This is a great thing to do with your horse providing he is a sensible soul. Now is probably not the time to try taking a very spooky or green horse for an amble around the countryside. However, providing you feel confident you and your horse will be safe, going for a walk together in-hand can be very rewarding. It is an enriching exercise which will stimulate your horse’s mind. Let him browse the hedgerows and discover what plants and herbs he enjoys eating. You can even add in some therapeutic benefits by deliberately moving him over different surfaces – for example tarmac, to grass and on to soil. This will aid his proprioceptive responses and heighten his awareness of where he is placing his limbs. Last and by no means least, it is a great way to spend quality time together.

(6) Pamper session

Remember the joy of grooming your pony when you were a kid – when you had time and not a care in the world. Whilst we can’t banish our current worries, we can take this new found time and spend it just enjoying our horses. Take advantage of the better weather to give your horse a bath, wash his mane and tail, tidy his mane and feathers, basically pamper and polish him until he is gleaming! And remember A good groom helps stimulate the blood flow to the superficial muscles, so its great for muscle heath, as well as for bonding and mutual relaxation.

(7) Hang out with your horse

If we think about it, most of the time that we spend with our horse we are asking something from him. So now that we have a bit more time, and the weather is (finally) quite nice, it is the perfect opportunity to just hang out with our best bud. If he is spending most of his time in the field, head out there, maybe with a good book and just settle yourself in a corner. That way your horse can choose whether to interact with you or not. Most horses love the novelty of having their owner in the field with them and want to interact. But its also OK if he simply wants to graze – it means he is relaxed enough with you around to just carry on with his day!

Conversely, if your horse is spending quite a lot of time stabled then you can still just hang out with him. Clean your tack or do your other chores outside his stable, he will enjoy hanging out with you just as much as you do with him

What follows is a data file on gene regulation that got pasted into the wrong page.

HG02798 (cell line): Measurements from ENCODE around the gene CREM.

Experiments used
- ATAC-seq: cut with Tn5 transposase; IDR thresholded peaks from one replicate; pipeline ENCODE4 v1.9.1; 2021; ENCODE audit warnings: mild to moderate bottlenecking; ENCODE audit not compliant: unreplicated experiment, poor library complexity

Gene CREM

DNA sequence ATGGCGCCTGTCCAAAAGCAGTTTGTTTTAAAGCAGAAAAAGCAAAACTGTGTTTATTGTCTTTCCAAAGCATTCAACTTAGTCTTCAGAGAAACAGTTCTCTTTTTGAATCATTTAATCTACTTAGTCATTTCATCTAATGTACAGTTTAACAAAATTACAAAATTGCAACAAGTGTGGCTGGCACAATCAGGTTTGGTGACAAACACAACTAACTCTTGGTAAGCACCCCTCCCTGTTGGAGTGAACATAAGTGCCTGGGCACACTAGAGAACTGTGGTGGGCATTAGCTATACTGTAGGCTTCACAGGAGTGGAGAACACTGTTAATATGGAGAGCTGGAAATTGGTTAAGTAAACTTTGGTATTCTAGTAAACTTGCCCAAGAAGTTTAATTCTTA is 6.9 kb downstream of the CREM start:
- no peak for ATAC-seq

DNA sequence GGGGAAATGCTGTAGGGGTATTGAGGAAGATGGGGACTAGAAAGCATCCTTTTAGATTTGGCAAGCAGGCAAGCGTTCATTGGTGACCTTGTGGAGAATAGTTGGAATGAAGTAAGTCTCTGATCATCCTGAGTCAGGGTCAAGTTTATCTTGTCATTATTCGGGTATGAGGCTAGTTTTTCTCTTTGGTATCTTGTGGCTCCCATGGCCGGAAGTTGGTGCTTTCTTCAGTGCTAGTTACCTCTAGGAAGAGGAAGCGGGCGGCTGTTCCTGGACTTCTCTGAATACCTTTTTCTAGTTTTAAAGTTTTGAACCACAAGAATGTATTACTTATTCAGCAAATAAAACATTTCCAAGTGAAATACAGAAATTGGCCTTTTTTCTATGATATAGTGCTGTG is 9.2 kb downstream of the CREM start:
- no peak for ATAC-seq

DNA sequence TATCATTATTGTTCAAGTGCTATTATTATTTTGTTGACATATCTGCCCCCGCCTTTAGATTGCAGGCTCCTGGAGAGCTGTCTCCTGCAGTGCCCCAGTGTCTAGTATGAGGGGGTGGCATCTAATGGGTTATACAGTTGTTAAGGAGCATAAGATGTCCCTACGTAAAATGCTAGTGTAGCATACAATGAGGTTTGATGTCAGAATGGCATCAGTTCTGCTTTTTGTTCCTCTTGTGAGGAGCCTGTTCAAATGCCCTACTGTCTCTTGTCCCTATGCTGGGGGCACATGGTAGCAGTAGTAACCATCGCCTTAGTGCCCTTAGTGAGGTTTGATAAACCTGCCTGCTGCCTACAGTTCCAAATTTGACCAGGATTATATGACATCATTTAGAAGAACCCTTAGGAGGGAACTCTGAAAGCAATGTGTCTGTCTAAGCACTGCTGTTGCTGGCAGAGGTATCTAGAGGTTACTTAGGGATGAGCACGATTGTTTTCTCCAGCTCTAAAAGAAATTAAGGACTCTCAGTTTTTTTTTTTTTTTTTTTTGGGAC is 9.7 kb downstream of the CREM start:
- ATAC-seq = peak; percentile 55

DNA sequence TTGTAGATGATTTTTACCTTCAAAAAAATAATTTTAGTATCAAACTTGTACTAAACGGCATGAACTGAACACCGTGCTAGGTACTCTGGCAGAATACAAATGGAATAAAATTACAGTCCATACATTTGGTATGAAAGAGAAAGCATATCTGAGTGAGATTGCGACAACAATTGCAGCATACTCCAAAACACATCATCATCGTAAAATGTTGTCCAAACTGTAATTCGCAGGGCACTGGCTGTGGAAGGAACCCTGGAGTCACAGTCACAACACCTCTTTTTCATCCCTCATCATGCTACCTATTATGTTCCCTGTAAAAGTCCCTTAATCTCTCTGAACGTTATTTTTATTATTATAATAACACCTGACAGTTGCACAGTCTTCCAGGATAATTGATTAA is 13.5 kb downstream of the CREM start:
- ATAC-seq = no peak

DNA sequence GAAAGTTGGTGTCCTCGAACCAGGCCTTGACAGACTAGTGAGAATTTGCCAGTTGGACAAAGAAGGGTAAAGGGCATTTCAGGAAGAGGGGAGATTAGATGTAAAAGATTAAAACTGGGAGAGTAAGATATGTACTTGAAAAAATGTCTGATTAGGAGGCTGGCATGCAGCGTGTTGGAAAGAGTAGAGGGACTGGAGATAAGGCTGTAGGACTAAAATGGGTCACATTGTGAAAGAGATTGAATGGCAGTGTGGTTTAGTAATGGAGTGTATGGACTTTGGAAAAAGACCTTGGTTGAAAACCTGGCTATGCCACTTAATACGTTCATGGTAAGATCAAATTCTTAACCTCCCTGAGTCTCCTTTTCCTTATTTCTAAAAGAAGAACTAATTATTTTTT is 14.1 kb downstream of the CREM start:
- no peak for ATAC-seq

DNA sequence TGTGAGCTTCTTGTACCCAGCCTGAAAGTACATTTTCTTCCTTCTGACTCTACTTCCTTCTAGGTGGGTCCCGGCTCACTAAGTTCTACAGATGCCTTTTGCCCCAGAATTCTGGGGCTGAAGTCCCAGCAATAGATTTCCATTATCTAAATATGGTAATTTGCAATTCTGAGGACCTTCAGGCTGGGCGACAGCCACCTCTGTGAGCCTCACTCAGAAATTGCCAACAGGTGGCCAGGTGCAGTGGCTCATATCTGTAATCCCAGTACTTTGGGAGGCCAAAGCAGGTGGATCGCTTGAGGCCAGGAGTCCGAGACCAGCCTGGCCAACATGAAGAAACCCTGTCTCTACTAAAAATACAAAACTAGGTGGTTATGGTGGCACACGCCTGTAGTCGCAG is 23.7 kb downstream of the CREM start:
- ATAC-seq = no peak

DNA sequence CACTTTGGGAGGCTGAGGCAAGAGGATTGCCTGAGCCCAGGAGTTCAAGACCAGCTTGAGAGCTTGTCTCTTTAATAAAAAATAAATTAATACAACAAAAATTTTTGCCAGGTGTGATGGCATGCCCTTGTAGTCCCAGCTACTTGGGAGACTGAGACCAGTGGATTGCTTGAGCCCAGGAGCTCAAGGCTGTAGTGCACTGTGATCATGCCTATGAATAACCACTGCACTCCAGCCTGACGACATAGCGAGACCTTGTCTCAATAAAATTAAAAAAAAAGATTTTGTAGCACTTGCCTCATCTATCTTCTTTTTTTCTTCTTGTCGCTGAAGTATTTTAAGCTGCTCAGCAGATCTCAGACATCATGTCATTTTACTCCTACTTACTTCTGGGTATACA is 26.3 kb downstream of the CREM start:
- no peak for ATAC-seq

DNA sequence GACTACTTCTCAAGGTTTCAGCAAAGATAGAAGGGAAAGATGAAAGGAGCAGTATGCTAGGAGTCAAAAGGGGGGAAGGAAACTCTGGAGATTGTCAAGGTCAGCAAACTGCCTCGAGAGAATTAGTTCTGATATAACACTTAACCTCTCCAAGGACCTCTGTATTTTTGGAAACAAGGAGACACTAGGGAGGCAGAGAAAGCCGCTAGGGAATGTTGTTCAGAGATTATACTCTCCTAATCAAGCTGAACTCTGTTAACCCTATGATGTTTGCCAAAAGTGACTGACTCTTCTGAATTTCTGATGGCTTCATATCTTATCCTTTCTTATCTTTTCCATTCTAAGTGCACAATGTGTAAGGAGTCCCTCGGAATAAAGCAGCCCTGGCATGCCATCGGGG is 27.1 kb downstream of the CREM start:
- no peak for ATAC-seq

(8) Make your horse a toy box

Half fill a strong bucket or crate with horse-safe toys – large dog toys, strong rubber balls and rings are ideal. Scatter grass nuts, vegetable strips or high-fibre treats in the bottom and pour a little diluted apple or carrot juice on top. Watch to make sure that he doesn’t become frustrated or swallow anything he shouldn't and give him only 10-15 minutes at a time with it to maintain his interest. This idea is courtesy of Justine Harrison Equine Behaviourist

(9) Practice taking your horse’s vital signs

We all know that we should have a record of what is normal for our horse in terms of his vital signs but, let’s be honest, how many of us actually do?! Now is a good time to take a measure of your horse’s temperature, pulse and respiration rate – track them over a few days to gauge the norm.

- Temperature – a healthy adult horse’s normal temperature range is between 37.2 and 38.3 degrees Celsius. The easiest way to take your horse’s temperature is rectally with a digital thermometer – remember to attach a piece of string to the thermometer and HOLD ON TO IT!

- Pulse – a healthy adult horse’s normal pulse range is between 28 and 42 beats per min. The easiest places to take these are at the facial artery just underneath the jaw or at the digital artery

- Respiration – A healthy adult horse normally takes between 8 and 15 breaths per minute. The easiest way to check your horse’s respiration rate is to watch his flank or nostrils.

If you have any concerns at all regarding your horse’s vital signs or anything else to do with your horse’s health, please contact your vet. Even if not deemed an emergency they will be able to help you remotely.

(10) Obstacle course

Create an obstacle course around your yard, arena or field. Use old feed sacks, bits of tarpaulin, cones, feed bins, flags or whatever you have to create the course. This exercise has so many benefits- by introducing these new experiences in a calm no pressure scenario it can be a really positive desensitising exercise, adding in different surfaces like raised pedestals (make sure they are strong enough) or tarpaulin to stand on aids proprioception and creating different exercises like a slalom through cones aids balance, flexion and coordination.

I hope these 10 things to do with your horse during lockdown have given you some ideas and remember, they will still be great even once lockdown is over!

Dan X